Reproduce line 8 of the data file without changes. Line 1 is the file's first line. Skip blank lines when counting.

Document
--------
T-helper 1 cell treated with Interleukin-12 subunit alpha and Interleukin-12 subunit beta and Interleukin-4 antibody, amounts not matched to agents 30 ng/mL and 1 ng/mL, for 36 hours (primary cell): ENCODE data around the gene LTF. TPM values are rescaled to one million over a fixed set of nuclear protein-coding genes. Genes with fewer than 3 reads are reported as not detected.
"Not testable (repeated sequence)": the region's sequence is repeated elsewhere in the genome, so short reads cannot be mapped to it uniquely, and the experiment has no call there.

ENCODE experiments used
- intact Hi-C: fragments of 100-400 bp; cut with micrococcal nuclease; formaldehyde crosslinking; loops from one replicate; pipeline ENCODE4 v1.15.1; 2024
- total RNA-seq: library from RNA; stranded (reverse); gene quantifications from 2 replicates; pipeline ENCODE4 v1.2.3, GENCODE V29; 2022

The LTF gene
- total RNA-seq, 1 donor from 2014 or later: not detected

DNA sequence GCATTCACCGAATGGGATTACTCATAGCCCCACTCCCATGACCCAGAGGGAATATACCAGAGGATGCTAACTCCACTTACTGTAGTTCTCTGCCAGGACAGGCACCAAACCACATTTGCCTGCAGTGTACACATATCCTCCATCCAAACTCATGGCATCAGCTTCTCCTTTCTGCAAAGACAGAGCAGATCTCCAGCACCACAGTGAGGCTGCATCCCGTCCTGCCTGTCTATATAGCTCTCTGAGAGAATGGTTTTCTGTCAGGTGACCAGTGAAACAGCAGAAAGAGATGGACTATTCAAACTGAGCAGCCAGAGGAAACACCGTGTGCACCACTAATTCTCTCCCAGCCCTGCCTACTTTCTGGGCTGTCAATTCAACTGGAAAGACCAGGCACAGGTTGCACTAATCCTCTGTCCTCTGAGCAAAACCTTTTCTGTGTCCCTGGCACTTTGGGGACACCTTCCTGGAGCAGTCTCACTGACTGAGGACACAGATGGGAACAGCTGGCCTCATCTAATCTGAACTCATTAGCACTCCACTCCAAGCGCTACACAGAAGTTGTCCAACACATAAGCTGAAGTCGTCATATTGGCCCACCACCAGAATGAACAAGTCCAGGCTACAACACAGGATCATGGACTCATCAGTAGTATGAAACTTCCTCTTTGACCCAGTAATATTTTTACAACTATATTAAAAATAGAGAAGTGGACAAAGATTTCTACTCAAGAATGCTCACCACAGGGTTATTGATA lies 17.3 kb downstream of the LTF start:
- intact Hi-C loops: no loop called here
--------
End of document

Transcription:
DNA sequence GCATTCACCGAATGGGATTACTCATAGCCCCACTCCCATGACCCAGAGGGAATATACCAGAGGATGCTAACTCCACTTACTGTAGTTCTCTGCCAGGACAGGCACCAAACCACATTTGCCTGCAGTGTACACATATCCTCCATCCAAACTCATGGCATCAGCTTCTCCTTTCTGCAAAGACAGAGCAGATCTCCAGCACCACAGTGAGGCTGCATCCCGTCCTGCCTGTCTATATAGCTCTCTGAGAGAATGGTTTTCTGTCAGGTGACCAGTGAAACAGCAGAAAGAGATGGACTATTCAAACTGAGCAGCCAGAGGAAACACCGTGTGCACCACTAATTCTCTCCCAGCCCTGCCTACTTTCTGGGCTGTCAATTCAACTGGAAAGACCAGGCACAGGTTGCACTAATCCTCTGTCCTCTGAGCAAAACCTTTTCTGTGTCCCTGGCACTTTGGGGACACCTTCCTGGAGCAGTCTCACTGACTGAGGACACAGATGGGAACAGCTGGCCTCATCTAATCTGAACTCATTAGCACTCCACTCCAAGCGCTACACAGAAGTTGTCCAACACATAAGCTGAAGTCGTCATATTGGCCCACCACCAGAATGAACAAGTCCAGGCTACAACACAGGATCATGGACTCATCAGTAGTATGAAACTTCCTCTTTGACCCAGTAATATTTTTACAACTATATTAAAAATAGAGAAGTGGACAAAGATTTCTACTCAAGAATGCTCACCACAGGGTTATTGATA lies 17.3 kb downstream of the LTF start: